HP's Whitman says 'no plans to break up the company'

HP's CEO has again dismissed rumors that HP may be broken up into smaller businesses

By , IDG News Service |  IT Management

Hewlett-Packard's CEO has dismissed persistent rumors that the company might break itself up in a move that could create more value for shareholders.

"We have no plans to break up the company. I feel quite strongly that we are better and stronger together," Whitman said on HP's quarterly earnings call Thursday, responding to a question from an analyst about the company's plans.

Rumors that HP might break itself up have persisted since former CEO Leo Apotheker said two years ago that HP might sell off its underperforming PC business. HP later replaced Apotheker and said it would keep the division.

One rationale for a break-up is that HP's shareholders would get more value if more profitable parts of the business, such as the printer and services divisions, are separated from other divisions.

Earlier in the earnings call, Whitman went out of her way to say HP is committed to its personal systems business, which includes its desktops, laptops and workstations, as well as the nascent tablet business HP is trying to grow.

"I truly believe this is a business we need to be in for three reasons," Whitman said.

One is that "no one understands computing like HP, from the data center to the device," she said. The second is that "the future is convergence. As the complexity of the computing ecosystem goes up, our ability to bring all the pieces together becomes a competitive advantage."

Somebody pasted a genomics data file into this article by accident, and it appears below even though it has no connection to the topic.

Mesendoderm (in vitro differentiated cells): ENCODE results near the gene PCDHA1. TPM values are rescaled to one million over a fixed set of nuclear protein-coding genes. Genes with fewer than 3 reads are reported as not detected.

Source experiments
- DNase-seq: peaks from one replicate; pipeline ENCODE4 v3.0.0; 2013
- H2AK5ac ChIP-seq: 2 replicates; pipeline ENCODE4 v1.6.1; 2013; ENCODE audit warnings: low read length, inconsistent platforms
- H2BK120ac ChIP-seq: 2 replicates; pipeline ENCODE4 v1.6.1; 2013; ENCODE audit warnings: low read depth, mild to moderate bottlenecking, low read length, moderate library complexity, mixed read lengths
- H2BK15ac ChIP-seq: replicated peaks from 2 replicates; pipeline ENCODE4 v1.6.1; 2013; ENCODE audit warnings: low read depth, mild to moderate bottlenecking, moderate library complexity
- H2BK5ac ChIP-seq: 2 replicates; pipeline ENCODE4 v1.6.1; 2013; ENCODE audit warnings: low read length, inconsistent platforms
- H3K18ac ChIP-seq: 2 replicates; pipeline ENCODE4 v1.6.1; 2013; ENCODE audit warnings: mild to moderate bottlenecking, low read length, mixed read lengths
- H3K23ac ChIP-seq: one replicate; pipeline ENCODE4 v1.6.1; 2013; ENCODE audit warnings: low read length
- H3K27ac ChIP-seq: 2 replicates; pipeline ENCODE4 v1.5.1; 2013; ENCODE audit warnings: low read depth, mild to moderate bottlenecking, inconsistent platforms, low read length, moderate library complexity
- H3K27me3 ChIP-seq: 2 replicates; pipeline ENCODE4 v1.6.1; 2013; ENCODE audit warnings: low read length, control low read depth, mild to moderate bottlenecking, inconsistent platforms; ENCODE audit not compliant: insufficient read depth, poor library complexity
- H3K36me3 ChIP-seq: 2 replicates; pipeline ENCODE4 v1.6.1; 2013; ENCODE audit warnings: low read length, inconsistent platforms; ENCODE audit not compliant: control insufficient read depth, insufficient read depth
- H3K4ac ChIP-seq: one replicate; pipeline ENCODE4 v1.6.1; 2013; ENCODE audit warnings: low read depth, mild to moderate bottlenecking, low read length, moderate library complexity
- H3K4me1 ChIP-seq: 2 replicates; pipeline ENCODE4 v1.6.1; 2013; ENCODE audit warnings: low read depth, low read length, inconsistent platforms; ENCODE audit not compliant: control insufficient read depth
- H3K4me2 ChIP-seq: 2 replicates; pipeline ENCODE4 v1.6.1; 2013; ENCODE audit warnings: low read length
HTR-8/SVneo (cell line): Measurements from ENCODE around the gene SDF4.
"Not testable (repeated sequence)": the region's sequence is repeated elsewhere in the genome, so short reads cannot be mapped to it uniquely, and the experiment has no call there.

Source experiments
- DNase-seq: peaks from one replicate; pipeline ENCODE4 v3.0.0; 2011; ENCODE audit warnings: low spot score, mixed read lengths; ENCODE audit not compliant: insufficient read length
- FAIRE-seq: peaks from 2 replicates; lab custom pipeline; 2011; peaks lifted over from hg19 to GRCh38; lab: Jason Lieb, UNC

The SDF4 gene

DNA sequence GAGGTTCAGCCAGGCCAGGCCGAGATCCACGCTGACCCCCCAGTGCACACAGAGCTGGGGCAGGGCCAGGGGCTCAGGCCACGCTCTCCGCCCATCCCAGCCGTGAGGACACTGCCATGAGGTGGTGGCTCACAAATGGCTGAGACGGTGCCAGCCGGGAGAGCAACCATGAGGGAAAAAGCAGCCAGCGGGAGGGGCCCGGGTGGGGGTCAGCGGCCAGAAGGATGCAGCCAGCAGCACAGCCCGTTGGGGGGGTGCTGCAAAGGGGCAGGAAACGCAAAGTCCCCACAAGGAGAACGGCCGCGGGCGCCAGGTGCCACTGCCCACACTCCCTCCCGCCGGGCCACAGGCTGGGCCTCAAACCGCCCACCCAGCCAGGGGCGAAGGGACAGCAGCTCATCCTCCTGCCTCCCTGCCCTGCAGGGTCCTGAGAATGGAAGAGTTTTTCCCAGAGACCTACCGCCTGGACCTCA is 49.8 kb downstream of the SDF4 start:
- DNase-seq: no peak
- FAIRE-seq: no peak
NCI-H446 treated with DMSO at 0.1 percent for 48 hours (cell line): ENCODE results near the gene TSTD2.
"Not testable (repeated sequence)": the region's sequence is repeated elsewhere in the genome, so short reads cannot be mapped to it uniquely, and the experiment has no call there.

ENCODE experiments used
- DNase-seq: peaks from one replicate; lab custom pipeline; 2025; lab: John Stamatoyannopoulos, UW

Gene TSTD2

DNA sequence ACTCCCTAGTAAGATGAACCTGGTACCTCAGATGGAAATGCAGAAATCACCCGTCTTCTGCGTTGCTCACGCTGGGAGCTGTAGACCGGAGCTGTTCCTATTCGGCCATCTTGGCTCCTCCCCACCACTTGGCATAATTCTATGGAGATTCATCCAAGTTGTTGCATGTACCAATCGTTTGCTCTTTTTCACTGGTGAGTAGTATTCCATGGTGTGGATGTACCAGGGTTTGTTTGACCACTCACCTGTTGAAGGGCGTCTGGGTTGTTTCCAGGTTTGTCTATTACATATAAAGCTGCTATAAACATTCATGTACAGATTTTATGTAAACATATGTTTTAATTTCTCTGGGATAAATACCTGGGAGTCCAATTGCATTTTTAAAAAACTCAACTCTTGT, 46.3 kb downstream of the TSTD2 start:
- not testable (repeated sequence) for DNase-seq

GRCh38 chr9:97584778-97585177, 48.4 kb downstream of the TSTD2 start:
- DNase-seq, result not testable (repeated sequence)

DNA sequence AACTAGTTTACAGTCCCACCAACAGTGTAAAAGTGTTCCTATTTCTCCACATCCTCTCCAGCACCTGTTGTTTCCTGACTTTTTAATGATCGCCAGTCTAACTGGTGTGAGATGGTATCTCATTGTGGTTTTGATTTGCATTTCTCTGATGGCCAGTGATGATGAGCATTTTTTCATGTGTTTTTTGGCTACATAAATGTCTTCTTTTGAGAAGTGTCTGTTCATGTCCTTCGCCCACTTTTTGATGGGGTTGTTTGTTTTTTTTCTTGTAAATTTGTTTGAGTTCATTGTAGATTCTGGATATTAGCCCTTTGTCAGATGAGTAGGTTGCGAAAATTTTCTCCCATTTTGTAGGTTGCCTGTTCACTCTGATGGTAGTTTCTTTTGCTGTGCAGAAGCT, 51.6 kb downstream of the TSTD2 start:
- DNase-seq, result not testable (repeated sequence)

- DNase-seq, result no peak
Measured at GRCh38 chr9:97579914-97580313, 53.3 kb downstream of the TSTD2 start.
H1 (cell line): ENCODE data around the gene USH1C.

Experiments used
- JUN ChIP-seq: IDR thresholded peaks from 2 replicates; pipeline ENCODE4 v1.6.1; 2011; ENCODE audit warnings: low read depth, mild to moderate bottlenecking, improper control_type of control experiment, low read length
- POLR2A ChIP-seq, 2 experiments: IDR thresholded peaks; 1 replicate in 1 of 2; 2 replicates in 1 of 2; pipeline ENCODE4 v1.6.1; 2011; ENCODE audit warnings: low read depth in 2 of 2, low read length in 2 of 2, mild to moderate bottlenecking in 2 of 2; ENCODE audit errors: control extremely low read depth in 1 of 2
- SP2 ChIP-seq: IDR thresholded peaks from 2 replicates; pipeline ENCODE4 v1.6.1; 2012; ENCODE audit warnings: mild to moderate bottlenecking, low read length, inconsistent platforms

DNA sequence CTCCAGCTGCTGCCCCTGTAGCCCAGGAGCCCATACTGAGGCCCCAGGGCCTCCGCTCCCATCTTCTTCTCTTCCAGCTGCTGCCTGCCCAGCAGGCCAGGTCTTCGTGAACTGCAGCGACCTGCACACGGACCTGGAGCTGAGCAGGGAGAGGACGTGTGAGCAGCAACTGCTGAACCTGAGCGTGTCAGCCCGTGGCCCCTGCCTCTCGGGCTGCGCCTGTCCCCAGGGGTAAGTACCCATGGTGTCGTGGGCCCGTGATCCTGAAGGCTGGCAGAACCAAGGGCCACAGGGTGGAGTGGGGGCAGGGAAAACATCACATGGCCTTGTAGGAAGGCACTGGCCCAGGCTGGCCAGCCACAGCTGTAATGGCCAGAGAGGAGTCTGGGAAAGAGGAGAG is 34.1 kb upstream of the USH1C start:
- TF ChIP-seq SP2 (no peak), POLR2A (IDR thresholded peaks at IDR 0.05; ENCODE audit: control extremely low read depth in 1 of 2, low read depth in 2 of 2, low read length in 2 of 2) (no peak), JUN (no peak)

The third reason is that security concerns are increasing, and HP "understands how to balance access and security," she said.

"It's going to take us time to get back on track, but we've made significant progress over the past year" with new hardware designs and "multiple operating systems that are going to give us the flexibility to meet a variety of customer needs," Whitman said.

Still, it's not clear HP can react quickly enough to take advantage of the fastest-growing segment of the PC market -- tablets -- or that it can become a player in smartphones, a market it gave up on under Apotheker but now says it will re-enter.

"The pace of these shifts [in the market] is actually accelerating," Whitman said.

The PC business is a tough one to be in, and in the short term its prospects look bleak. HP reported a drop in sales and profits for the quarter just ended, partly due to an 8 percent sales decline in its personal systems group. That business was weaker than HP expected in the quarter just ended, and Whitman doesn't expect it to improve this fiscal year, she said.

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